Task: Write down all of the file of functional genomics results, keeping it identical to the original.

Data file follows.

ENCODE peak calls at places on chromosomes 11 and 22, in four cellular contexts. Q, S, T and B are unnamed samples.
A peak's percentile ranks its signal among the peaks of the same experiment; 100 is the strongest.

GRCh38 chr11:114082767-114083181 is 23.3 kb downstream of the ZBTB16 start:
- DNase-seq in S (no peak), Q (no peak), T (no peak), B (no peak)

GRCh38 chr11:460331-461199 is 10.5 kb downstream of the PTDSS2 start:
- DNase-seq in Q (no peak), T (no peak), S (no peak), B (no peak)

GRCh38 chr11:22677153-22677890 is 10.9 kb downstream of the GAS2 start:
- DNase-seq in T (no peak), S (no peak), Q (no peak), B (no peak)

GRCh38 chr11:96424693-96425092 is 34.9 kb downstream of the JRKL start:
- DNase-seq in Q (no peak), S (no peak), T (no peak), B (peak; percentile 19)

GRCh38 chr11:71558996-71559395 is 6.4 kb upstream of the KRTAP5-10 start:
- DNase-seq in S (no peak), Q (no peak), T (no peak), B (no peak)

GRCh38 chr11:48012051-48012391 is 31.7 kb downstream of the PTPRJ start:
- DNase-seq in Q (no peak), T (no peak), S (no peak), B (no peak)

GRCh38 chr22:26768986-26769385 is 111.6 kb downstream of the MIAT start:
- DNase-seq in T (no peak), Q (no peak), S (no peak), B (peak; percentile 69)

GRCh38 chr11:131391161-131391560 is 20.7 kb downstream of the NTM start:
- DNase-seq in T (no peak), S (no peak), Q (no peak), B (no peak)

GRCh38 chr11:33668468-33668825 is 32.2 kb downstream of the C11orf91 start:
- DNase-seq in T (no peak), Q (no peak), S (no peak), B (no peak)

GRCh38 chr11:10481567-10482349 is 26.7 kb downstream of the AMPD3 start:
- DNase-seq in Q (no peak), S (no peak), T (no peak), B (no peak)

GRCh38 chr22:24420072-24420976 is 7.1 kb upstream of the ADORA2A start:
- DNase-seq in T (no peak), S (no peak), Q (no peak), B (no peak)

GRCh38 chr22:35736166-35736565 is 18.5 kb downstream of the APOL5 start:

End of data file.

ENCODE peak calls at places on chromosomes 11 and 22, in four cellular contexts. Q, S, T and B are unnamed samples.
A peak's percentile ranks its signal among the peaks of the same experiment; 100 is the strongest.

GRCh38 chr11:114082767-114083181 is 23.3 kb downstream of the ZBTB16 start:
- DNase-seq in S (no peak), Q (no peak), T (no peak), B (no peak)

GRCh38 chr11:460331-461199 is 10.5 kb downstream of the PTDSS2 start:
- DNase-seq in Q (no peak), T (no peak), S (no peak), B (no peak)

GRCh38 chr11:22677153-22677890 is 10.9 kb downstream of the GAS2 start:
- DNase-seq in T (no peak), S (no peak), Q (no peak), B (no peak)

GRCh38 chr11:96424693-96425092 is 34.9 kb downstream of the JRKL start:
- DNase-seq in Q (no peak), S (no peak), T (no peak), B (peak; percentile 19)

GRCh38 chr11:71558996-71559395 is 6.4 kb upstream of the KRTAP5-10 start:
- DNase-seq in S (no peak), Q (no peak), T (no peak), B (no peak)

GRCh38 chr11:48012051-48012391 is 31.7 kb downstream of the PTPRJ start:
- DNase-seq in Q (no peak), T (no peak), S (no peak), B (no peak)

GRCh38 chr22:26768986-26769385 is 111.6 kb downstream of the MIAT start:
- DNase-seq in T (no peak), Q (no peak), S (no peak), B (peak; percentile 69)

GRCh38 chr11:131391161-131391560 is 20.7 kb downstream of the NTM start:
- DNase-seq in T (no peak), S (no peak), Q (no peak), B (no peak)

GRCh38 chr11:33668468-33668825 is 32.2 kb downstream of the C11orf91 start:
- DNase-seq in T (no peak), Q (no peak), S (no peak), B (no peak)

GRCh38 chr11:10481567-10482349 is 26.7 kb downstream of the AMPD3 start:
- DNase-seq in Q (no peak), S (no peak), T (no peak), B (no peak)

GRCh38 chr22:24420072-24420976 is 7.1 kb upstream of the ADORA2A start:
- DNase-seq in T (no peak), S (no peak), Q (no peak), B (no peak)

GRCh38 chr22:35736166-35736565 is 18.5 kb downstream of the APOL5 start: